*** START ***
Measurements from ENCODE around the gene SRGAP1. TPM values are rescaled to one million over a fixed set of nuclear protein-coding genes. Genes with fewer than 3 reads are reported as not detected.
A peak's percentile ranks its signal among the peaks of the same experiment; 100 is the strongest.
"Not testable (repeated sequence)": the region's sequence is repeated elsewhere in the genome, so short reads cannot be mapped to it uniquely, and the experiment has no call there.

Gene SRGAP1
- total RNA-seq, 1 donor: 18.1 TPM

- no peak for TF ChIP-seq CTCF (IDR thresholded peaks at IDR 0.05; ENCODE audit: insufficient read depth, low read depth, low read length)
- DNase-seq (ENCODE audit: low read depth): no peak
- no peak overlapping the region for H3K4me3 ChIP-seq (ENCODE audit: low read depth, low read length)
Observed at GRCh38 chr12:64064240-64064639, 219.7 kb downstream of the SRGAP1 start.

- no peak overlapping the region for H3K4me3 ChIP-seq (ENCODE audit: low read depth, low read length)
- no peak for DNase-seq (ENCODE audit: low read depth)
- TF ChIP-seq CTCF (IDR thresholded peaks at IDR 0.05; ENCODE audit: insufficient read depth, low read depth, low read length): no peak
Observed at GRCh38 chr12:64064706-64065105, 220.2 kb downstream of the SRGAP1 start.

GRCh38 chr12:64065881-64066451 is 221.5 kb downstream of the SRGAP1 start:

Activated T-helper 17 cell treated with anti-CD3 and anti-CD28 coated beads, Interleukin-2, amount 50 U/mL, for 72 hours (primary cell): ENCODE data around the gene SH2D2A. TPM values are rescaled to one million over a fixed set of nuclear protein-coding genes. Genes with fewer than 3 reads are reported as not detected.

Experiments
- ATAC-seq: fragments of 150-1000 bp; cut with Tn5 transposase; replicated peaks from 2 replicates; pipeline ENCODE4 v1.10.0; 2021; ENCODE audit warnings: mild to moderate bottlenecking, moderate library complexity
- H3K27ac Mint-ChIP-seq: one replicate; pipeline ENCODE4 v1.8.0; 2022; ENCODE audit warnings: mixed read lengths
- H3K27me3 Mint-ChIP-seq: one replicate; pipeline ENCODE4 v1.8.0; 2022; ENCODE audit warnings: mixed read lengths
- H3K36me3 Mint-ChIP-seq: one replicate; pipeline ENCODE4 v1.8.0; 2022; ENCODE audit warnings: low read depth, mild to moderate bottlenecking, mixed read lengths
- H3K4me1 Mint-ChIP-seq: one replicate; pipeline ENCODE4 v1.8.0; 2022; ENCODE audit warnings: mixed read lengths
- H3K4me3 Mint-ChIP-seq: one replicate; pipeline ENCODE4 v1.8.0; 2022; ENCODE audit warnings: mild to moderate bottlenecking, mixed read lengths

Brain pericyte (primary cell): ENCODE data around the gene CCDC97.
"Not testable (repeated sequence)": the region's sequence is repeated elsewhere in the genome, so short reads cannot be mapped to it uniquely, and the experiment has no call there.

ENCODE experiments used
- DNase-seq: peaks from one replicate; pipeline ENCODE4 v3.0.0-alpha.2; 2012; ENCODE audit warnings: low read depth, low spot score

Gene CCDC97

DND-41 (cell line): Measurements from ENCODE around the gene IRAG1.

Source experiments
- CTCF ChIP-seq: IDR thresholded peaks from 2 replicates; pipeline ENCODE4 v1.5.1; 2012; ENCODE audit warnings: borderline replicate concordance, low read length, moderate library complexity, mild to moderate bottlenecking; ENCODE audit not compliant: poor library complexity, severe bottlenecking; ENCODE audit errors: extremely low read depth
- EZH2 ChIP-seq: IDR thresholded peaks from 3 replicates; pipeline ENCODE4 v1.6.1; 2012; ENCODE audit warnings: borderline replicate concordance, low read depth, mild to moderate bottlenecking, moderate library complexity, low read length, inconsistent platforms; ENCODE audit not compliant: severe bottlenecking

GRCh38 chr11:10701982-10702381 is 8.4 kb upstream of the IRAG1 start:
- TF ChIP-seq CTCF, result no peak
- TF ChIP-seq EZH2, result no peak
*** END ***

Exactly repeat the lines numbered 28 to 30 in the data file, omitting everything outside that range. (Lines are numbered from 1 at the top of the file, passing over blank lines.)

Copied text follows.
DND-41 (cell line): Measurements from ENCODE around the gene IRAG1.

Source experiments
- CTCF ChIP-seq: IDR thresholded peaks from 2 replicates; pipeline ENCODE4 v1.5.1; 2012; ENCODE audit warnings: borderline replicate concordance, low read length, moderate library complexity, mild to moderate bottlenecking; ENCODE audit not compliant: poor library complexity, severe bottlenecking; ENCODE audit errors: extremely low read depth